Hair isn’t my highest priority in my Fell Pony herd, though you wouldn’t know it by looking at my stallion Guards Apollo – his eyes are rarely visible! I know hair is a priority, though, for a lot of people involved with the breed, so I was interested to read an article in the September issue of Equus.
“For stronger manes” describes a study in Poland: “The data showed that the hairs of the horses supplemented with organic zinc and copper had greater elasticity and strength than those of the other horses.” (p. 13) A Cumbrian friend recently told me that the home land of Fell Ponies is often rich in copper, so perhaps that’s what’s helped the breed develop so much hair.
Of course, supplementing Fell Ponies with copper is a common recommendation because it helps brown-black ponies fade less in the summer. And then there is the folk lore that connects faded coats, copper deficiency, and a tendency towards parasite infestation. (Copper is one of the primary minerals required for cellular immunity which originates with white blood cells called T-cells.) So supplementing copper seems pretty important for Fell Ponies.
Carole Morland, in her book A Walk on the Wild Side (p. 28), states that Roundthwaite Common, where the Lunesdale herd runs, seems to have a copper deficiency, so many black ponies have a brownish tinge. Carole states that this can be rectified for show purposes by providing a copper supplement.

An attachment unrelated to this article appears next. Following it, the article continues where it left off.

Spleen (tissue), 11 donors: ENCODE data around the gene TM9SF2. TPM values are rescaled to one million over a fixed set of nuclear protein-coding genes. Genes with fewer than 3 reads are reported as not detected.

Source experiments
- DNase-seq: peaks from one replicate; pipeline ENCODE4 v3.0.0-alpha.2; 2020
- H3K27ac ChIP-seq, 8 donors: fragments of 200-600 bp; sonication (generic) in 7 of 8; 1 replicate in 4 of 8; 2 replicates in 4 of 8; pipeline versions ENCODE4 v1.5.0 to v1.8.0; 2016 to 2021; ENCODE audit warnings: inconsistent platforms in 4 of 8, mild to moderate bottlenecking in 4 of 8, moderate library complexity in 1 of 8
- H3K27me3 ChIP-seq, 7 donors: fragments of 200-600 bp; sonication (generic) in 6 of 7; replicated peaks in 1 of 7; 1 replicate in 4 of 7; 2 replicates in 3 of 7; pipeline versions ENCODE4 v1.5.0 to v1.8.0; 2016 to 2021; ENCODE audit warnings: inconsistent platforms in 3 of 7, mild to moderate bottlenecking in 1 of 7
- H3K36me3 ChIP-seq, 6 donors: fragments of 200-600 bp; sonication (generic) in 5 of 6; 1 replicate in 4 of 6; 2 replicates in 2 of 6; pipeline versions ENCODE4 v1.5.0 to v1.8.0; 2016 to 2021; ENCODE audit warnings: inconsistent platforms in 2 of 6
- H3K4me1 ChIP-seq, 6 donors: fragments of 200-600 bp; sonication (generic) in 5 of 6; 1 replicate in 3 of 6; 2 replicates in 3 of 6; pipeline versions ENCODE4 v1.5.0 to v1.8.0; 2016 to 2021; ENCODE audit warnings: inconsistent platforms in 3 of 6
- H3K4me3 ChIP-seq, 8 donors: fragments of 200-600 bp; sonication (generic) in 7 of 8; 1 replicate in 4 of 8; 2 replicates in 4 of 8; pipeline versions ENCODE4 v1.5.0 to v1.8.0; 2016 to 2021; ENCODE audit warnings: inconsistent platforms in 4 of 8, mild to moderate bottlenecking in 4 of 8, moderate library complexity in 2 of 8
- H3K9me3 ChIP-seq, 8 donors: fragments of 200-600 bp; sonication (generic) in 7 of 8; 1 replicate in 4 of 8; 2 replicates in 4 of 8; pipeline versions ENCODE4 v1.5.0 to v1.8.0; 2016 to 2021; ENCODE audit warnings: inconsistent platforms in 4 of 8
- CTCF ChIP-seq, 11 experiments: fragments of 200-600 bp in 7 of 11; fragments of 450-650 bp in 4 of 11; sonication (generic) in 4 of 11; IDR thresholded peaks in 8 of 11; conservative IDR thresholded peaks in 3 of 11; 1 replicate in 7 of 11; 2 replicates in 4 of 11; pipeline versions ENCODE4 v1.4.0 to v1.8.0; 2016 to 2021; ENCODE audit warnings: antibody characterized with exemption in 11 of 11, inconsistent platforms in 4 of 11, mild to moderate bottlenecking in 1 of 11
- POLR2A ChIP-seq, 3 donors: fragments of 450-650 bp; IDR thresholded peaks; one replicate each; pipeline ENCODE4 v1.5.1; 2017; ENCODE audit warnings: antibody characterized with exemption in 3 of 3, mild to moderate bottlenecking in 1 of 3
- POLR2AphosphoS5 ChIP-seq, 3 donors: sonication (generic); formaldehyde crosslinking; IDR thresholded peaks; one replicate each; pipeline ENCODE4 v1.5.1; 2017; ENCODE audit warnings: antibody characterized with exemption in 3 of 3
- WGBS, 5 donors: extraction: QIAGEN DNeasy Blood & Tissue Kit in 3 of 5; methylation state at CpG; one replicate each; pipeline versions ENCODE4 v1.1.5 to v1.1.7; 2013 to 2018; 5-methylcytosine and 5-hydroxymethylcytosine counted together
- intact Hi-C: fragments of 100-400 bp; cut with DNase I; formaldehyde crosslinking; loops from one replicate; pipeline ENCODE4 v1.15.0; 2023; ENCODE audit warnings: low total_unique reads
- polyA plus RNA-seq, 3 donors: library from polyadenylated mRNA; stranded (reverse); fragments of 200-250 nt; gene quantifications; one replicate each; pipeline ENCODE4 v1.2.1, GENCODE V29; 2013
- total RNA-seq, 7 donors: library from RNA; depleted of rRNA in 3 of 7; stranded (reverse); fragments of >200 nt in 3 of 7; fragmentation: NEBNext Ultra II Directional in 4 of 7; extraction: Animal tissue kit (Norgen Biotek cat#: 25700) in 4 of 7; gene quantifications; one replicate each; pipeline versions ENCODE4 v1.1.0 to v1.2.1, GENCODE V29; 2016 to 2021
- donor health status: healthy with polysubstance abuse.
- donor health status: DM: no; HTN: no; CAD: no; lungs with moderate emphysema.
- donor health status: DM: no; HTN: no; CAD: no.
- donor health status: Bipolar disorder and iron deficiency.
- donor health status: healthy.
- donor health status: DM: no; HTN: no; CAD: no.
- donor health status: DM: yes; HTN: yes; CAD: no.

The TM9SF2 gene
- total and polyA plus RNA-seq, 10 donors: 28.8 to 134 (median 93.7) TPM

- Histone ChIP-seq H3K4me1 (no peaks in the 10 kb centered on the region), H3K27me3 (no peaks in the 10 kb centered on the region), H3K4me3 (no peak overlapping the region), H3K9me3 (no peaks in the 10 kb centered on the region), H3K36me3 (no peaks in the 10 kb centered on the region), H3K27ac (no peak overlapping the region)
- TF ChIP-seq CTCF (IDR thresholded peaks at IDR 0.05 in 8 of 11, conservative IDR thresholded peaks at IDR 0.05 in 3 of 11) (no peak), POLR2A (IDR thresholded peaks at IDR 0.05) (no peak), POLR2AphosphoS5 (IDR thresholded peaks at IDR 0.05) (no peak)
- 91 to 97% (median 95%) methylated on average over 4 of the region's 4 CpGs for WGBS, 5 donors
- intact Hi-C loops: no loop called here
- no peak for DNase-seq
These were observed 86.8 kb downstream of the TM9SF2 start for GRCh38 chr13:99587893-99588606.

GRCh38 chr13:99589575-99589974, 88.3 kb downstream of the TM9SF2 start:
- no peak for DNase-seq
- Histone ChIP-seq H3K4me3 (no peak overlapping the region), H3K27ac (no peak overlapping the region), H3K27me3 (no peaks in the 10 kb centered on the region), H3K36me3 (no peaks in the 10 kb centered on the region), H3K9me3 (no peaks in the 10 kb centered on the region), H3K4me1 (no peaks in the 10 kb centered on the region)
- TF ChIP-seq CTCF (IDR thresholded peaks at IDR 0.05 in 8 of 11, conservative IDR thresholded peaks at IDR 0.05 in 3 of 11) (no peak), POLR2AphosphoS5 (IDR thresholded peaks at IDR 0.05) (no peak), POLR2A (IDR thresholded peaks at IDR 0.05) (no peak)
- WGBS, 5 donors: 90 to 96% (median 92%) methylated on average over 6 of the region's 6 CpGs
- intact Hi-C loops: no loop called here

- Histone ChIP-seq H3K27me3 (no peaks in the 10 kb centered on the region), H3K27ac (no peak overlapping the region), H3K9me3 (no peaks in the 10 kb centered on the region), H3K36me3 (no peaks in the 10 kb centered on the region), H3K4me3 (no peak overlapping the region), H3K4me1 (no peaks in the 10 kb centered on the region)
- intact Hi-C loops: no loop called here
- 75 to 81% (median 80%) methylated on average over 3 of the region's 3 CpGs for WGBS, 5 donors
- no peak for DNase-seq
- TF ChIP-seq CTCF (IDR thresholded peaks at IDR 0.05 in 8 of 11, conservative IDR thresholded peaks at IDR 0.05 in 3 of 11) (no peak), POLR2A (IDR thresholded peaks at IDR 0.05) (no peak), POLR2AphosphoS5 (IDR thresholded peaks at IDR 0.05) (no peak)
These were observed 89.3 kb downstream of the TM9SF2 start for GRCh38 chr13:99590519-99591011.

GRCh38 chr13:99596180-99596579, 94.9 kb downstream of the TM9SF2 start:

I have had good success using a copper supplement, first to address fading black then to boost the immune system. Now I know I’m helping my ponies’ hair health, too. (The product I’m using also contains zinc and other minerals in a synergistic organic formulation.) According to Equine Color Genetics (Sponenberg, 2003, p. 33), “Horses of most colors that are in good physical and nutritional condition are frequently dappled.” Check out the dapples in Apollo’s black coat!
This ‘observation’ is one of over ninety about Fell Ponies in the 2013 book Fell Ponies: Observations on the Breed, Breed Standard, and Breeding available from Willowtrail Farm by clicking here.